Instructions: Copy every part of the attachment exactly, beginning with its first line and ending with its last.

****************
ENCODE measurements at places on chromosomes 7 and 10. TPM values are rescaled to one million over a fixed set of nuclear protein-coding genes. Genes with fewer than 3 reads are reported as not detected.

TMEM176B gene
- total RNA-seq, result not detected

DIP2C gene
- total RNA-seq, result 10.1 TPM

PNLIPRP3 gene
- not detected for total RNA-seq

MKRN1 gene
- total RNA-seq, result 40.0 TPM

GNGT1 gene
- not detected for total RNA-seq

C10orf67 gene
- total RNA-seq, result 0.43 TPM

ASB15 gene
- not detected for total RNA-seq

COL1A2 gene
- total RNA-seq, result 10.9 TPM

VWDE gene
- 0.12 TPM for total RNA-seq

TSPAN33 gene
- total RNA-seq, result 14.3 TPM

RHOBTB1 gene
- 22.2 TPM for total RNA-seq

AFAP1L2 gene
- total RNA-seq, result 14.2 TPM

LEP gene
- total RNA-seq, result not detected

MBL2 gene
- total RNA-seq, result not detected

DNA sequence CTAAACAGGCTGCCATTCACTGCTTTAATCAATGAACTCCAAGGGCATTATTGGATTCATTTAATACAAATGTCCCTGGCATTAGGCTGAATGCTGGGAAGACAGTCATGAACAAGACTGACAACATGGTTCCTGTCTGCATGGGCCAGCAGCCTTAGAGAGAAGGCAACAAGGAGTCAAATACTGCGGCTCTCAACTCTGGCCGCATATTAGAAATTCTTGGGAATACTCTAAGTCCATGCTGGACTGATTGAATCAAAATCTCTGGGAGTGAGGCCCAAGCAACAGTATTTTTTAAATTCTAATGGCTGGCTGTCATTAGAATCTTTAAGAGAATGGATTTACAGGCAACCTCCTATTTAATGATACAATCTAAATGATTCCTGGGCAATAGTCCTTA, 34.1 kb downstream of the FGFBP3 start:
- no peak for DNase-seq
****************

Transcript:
ENCODE measurements at places on chromosomes 7 and 10. TPM values are rescaled to one million over a fixed set of nuclear protein-coding genes. Genes with fewer than 3 reads are reported as not detected.

TMEM176B gene
- total RNA-seq, result not detected

DIP2C gene
- total RNA-seq, result 10.1 TPM

PNLIPRP3 gene
- not detected for total RNA-seq

MKRN1 gene
- total RNA-seq, result 40.0 TPM

GNGT1 gene
- not detected for total RNA-seq

C10orf67 gene
- total RNA-seq, result 0.43 TPM

ASB15 gene
- not detected for total RNA-seq

COL1A2 gene
- total RNA-seq, result 10.9 TPM

VWDE gene
- 0.12 TPM for total RNA-seq

TSPAN33 gene
- total RNA-seq, result 14.3 TPM

RHOBTB1 gene
- 22.2 TPM for total RNA-seq

AFAP1L2 gene
- total RNA-seq, result 14.2 TPM

LEP gene
- total RNA-seq, result not detected

MBL2 gene
- total RNA-seq, result not detected

DNA sequence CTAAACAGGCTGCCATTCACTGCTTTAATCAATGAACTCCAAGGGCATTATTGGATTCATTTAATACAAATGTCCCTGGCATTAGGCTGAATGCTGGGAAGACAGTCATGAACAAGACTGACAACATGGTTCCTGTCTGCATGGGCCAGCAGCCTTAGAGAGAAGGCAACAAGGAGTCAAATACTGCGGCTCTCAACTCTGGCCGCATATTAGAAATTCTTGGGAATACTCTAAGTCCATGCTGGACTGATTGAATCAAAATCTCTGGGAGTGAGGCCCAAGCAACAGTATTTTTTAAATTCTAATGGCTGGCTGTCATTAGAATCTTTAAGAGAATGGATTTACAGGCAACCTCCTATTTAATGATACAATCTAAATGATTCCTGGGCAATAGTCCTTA, 34.1 kb downstream of the FGFBP3 start:
- no peak for DNase-seq